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Western N.D. roads are busy, so be prepared

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opinion Jamestown,North Dakota 58401 http://www.jamestownsun.com/sites/all/themes/jamestownsun_theme/images/social_default_image.png
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Western N.D. roads are busy, so be prepared
Jamestown North Dakota 121 3rd St NW 58401

Not long ago, there were times when western North Dakota highways were like those deserted back roads you see in movies, where a car driving into sunset could look out onto the horizon and see nothingness for miles on end.

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Those times are gone for many parts of our area. Today, highways in the Oil Patch are well-traveled and, sometimes, downright scary. Daily truck traffic in western North Dakota has increased from anywhere between as few as 500 trucks per day in 2008 to more than 3,000 in 2012, according to figures provided by the Department of Transportation. Those numbers obviously show no signs of decrease.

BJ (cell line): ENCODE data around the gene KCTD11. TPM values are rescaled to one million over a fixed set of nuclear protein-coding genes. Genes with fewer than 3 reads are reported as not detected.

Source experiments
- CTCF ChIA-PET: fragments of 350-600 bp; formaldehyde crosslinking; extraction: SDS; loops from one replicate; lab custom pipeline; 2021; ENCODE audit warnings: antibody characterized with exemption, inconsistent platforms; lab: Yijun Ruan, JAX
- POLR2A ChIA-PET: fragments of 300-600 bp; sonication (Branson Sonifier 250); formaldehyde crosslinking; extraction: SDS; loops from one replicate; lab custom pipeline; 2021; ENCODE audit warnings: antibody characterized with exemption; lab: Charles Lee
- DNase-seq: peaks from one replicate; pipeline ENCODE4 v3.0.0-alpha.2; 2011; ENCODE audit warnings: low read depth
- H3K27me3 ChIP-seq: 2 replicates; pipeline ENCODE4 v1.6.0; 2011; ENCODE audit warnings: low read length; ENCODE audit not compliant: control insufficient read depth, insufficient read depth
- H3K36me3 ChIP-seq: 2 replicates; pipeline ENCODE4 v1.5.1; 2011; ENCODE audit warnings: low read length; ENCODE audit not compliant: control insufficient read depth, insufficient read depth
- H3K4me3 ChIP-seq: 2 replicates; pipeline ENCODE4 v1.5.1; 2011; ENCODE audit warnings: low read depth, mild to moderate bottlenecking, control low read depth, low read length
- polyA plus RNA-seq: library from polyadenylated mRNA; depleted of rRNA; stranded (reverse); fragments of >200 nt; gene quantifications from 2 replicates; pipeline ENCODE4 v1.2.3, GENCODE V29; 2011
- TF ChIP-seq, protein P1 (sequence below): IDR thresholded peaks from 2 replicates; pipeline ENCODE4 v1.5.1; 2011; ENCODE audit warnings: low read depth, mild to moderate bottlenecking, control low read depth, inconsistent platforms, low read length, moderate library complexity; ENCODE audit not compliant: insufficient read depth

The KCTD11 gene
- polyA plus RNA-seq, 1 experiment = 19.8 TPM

This week, The Dickinson Press Editorial Board received separate visits from North Dakota Department of Transportation Director Grant Levi and Sara Otte Coleman, the state’s tourism director. Interestingly, their two sectors of the government are more connected than ever.

Transportation is a major issue in western North Dakota, while tourism is the state’s third-largest industry behind agriculture and energy, and peaks in the summer months — right alongside energy development, agriculture-related travel and road construction.

As May rolls forward and weather improves, energy and agriculture activity, construction and tourism will increase in western North Dakota. In fact, this could be one of the busiest summers ever for each industry.

A growing population means more traffic and drivers who are less knowledgeable about the roads they’re traveling. More traffic means more accidents. As more drivers descend on western North Dakota roads this summer, trips may take a little longer than drivers are accustomed to.

The Press puts a priority on publishing road updates in the newspaper and on our website as soon as they become available, so be prepared and stay informed about what’s going on.

Buckle up, put down the phone, designate a driver, keep your eyes on the road and stay safe.

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